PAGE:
I remember the Quantum. Did not see very many in the shop, but more of the Audi version. The turbo models had some add-ons to fix some troubles noted earlier. All the VW/Audi 5 cyl models I saw had the radiator off towards the left headlight with an electric fan. This arrangement worked fine unless the system was contaminated, low on coolant, or the water pump failed. Gasoline turbos had an oil cooler (sourced from an air-cooled VW)with more of that "cardboard" duct work. Also an electric fan and plastic ducts to put air over the intake manifold and injectors. The injector O-rings would get hard from the heat and crack. The intake leak would make the engine run badly or even lead to burned valves and failed headgaskets. Later 1980s engines had an extra electric water pump. That would keep the coolant circulating through the engine and the turbo bearing housing when the engine was shut off. Keeping these systems working would be troublesome and costly as the cars got older. If they did not work the car would soon be non-functional. With all those add-ons the engine compartment was a real shoe-horn situation.

  • Nrd515 I bought an '88 S10 Blazer with the 4.3. We had it 4 years and put just about 48K on it with a bunch of trips to Nebraska and S. Dakota to see relatives. It had a couple of minor issues when new, a piece of trim fell off the first day, and it had a seriously big oil leak soon after we got it. The amazinly tiny starter failed at about 40K, it was fixed under some sort of secret warranty and we got a new Silverado as a loaner. Other than that, and a couple of tires that blew when I ran over some junk on the road, it was a rock. I hated the dash instrumentation, and being built like a gorilla, it was about an inch and a half too narrow for my giant shoulders, but it drove fine, and was my second most trouble free vehicle ever, only beaten by my '82 K5 Blazer, which had zero issues for nearly 50K miles. We sold the S10 to a friend, who had it over 20 years and over 400,000 miles on the original short block! It had a couple of transmissions, a couple of valve jobs, a rear end rebuild at 300K, was stolen and vandalized twice, cut open like a tin can when a diabetic truck driver passed out(We were all impressed at the lack of rust inside the rear quarters at almost 10 years old, and it just went on and on. Ziebart did a good job on that Blazer. All three of his sons learned to drive in it, and it was only sent to the boneyard when the area above the windshield had rusted to the point it was like taking a shower when it rained. He now has a Jeep that he's put a ton of money into. He says he misses the S10's reliablity a lot these days, the Jeep is in the shop a lot.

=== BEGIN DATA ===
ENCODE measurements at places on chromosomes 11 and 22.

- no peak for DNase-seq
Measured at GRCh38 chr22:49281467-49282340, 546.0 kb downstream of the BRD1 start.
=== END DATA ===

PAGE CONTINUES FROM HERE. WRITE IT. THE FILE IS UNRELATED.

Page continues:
• Jeff S Most densely populated areas have emission testing and removing catalytic converters and altering pollution devices will cause your vehicle to fail emission testing which could effect renewing license plates. In less populated areas where emission testing is not done there would probably not be any legal consequences and the converter could either be removed or gutted both without having to buy specific parts for bypassing emissions. Tampering with emission systems would make it harder to resell a vehicle but if you plan on keeping the vehicle and literally running it till the wheels fall off there is not much that can be done if there is no emission testing. I did have a cat removed on a car long before mandatory emission testing and it did get better mpgs and it ran better. Also had a cat gutted on my S-10 which was close to 20 years old which increased performance and efficiency but that was in a state that did not require emission testing just that reformulated gas be sold during the Summer months. I would probably not do it again because after market converters are not that expensive on older S-10s compared to many of the newer vehicles. On newer vehicles it can effect other systems that are related to the operating and the running of the vehicle. A little harder to defeat pollution devices on newer vehicles with all the systems run by microprocessors but if someone wants to do it they can. This law could be addressing the modified diesels that are made into coal rollers just as much as the gasoline powered vehicles with cats. You probably will still be able to buy equipment that would modify the performance of a vehicles as long as the emission equipment is not altered.
  • ToolGuy I wonder if Vin Diesel requires DEF.(Does he have issues with Sulfur in concentrations above 15ppm?)
  • ToolGuy Presented for discussion: https://xroads.virginia.edu/~Hyper2/thoreau/civil.html
  • Kevin Ford can do what it's always done. Offer buyouts to retirement age employees, and transfers to operating facilities to those who aren't retirement age. Plus, the transition to electric isn't going to be a finger snap one time event. It's going to occur over a few model years. What's a more interesting question is: Where will today's youth find jobs in the auto industry given the lower employment levels?